Extreme conditions in either direction, extremely hot or extremely cold, are never a good thing for your vehicle’s battery. On those days when the temperature reaches ridiculous heights or absurd lows, there are automotive battery manufacturers everywhere popping champagne corks. These conditions put an added strain on your car’s battery, and if it’s already put in a few years of work it could be getting ready to kick the bucket as we speak (knock wood). It’s not that car owners fear the cost of a new battery; many good batteries can be had for the price of a couple fill-ups at the gas pump. It’s the thought of being stranded somewhere with a dead car that is so unappealing. For this reason, it’s always better to be safe than sorry; have your battery tested regularly (once every three-to-six months or so is regular in terms of battery life) if it is more than three years old. If it shows as weak or having any dead cells, you may want to catch this breakdown before it happens and buy a new one. For those who are new to the automotive or battery-buying world, here are a few tips to help you with your purchase.
There are two types of batteries: low-maintenance and maintenance-free. Most people will want to go maintenance-free here. The only real difference is that one is sealed (maintenance-free) while the other is unsealed. People in hotter climates may prefer low-maintenance for the convenience of being able to add battery acid when it gets low. Aside from that, the less hassle the better.
The main spec you need to know about is called the battery’s cranking amps. This is basically the amount of power the battery has to be able to start your vehicle. Every battery will have two ratings for this category: cranking amps (CA) and cold cranking amps (CCA). Cranking amps are the amount of power at normal temperatures, while cold cranking are the amount of power the battery sustains in cold temperatures. It represents the amount of amps your battery will produce at 0º F for 30 seconds. Your vehicle requires a certain amount of cranking amps in both conditions. You should be able to find the amount your vehicle requires in your owner’s manual or from your local dealership. It’s always a good idea to get a battery that exceeds the recommended cranking amps, especially if you live in non-temperate climates which can put a serious strain on your battery. The colder an engine is, the harder the battery has to work to start it. The more cranking amps, the better.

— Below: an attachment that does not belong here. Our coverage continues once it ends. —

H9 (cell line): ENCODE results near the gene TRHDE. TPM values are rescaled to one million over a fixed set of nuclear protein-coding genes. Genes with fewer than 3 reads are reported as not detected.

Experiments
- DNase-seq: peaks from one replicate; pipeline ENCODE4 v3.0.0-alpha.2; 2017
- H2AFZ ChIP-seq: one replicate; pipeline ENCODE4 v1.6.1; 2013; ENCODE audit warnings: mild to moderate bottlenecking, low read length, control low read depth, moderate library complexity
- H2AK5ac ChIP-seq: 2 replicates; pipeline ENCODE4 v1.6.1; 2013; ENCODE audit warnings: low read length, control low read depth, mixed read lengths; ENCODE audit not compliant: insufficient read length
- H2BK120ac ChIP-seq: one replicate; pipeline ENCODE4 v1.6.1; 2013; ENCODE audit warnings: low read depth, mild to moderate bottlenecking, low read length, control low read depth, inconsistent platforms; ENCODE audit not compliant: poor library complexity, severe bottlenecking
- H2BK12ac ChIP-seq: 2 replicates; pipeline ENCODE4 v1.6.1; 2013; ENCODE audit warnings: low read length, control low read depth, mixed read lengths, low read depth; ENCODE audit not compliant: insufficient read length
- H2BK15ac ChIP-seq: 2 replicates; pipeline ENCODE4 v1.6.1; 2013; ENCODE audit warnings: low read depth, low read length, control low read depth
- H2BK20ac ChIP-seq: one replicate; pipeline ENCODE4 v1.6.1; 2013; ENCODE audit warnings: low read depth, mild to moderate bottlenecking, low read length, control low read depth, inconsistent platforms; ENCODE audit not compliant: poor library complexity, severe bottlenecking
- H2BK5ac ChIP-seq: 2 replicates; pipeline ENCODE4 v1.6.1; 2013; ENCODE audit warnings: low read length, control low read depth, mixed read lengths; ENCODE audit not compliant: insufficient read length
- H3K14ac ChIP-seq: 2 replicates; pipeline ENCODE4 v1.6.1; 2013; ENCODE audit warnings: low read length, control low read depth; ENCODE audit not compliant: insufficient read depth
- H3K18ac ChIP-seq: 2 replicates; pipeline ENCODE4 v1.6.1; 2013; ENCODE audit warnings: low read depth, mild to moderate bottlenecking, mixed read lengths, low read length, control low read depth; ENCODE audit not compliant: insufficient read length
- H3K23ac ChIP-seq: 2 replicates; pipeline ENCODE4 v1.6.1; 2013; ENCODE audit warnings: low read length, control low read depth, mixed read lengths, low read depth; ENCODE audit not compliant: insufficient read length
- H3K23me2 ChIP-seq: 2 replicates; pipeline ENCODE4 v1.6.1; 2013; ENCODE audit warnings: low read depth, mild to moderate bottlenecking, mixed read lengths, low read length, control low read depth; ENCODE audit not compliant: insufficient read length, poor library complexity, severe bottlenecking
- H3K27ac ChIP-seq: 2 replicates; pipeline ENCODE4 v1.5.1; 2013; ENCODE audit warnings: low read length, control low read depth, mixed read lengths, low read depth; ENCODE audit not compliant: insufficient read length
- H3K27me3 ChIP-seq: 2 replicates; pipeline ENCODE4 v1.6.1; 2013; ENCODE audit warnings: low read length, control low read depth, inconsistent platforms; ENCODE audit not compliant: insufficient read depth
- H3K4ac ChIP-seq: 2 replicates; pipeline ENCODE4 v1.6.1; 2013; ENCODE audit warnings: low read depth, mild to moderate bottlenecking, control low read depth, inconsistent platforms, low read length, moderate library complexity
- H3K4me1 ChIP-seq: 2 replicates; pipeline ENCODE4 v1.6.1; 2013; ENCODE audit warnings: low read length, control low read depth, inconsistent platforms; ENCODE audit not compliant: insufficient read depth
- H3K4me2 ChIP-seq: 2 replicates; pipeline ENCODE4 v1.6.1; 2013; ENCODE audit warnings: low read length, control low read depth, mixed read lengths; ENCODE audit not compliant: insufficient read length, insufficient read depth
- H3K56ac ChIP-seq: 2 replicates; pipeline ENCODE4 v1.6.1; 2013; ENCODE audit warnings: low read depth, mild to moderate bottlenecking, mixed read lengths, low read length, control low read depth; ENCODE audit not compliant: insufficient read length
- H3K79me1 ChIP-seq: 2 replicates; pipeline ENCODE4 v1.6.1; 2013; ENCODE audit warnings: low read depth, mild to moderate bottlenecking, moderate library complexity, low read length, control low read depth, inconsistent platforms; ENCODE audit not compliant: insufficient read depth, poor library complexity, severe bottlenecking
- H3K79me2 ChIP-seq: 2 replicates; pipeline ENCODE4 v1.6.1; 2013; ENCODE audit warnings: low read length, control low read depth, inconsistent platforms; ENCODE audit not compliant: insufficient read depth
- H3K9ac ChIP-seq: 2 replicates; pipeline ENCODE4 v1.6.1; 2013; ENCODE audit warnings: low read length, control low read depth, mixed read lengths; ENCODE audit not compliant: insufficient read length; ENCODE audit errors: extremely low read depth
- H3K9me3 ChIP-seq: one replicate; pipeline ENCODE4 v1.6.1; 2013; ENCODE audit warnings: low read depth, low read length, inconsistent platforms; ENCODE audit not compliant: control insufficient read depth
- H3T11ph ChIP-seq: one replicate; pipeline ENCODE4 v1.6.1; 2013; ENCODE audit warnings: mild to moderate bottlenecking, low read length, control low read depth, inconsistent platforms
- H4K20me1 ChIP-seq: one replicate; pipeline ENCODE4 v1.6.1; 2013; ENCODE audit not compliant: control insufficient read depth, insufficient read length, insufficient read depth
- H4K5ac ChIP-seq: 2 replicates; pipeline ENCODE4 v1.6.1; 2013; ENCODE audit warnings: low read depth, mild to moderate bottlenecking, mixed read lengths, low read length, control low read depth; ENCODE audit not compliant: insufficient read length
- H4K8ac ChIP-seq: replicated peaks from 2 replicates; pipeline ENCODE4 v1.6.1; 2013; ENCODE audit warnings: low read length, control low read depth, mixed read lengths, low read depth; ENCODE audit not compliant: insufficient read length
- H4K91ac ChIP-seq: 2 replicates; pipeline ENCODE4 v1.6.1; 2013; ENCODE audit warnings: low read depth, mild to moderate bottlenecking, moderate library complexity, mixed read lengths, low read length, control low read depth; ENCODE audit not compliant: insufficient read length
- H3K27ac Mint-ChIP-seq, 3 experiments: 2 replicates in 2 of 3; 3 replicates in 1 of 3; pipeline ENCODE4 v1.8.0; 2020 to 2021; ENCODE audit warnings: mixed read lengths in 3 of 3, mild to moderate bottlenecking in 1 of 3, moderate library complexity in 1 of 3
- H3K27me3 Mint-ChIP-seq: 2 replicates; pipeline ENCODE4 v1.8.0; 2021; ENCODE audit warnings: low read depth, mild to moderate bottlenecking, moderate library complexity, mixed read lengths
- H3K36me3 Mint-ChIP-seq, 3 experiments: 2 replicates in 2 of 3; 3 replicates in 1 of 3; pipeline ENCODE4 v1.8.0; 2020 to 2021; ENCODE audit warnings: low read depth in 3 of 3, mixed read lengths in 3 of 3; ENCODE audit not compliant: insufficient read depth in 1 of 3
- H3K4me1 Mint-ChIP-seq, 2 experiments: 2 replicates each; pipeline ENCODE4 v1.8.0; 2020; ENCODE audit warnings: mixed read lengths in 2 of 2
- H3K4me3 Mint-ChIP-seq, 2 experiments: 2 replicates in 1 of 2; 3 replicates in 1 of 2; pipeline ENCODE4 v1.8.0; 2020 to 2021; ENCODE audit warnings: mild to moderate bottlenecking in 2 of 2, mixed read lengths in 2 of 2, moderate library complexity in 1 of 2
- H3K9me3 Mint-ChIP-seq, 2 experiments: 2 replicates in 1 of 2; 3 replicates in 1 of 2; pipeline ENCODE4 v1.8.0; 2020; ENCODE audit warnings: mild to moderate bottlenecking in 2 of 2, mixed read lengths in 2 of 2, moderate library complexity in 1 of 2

Another rating you should pay attention to is called reserve capacity. Your alternator is actually what provides the power to your vehicle when it’s running. If your alternator fails, the vehicle will run off of the battery’s power until it depletes below 10.5 amps. A fully charged battery runs at 25 amps. The reserve capacity is the estimation of the number of minutes your vehicle will run only off the battery should the alternator or serpentine belt fail. Basically, you want a high reserve capacity.
Something else you may notice if you’re going to purchase a new battery is the group size. Each battery will be labeled with a number called its group size. This simply refers to the outer dimensions of the battery and what vehicles it will fit into. If you get some help from a store professional wherever you go to purchase your car battery, you shouldn’t need to worry about the group size. He/she should be able to look up the battery size that fits your vehicle, and give you some choices of options.
Some little things to remember before your purchase:
1.) Never purchase a battery that has been at the store for more than six months. You can always tell a battery’s age by the two-character label affixed somewhere to the battery. It will consist of a letter and a number, usually separated by a dash. The letter represents the month the battery was produced. For instance, “A” is January, “B” is February, etc. The number is the last number of the year it was produced;“9” would be 2009, “0” is 2010, etc.
2.) Avoid buying batteries from places who don’t sell a lot of them, since the stock isn’t rotated nearly enough. All batteries will eventually deplete their charge over time.
3.) When considering a battery, OEM or aftermarket is one of the most-asked questions. Does it matter? Yes. An OEM battery is going to provide the same amplitude and power that originally came with the vehicle. They are typically not of a better quality, just better fitting. There are several aftermarket brands that are better, more powerful, and cheaper than your OEM choice.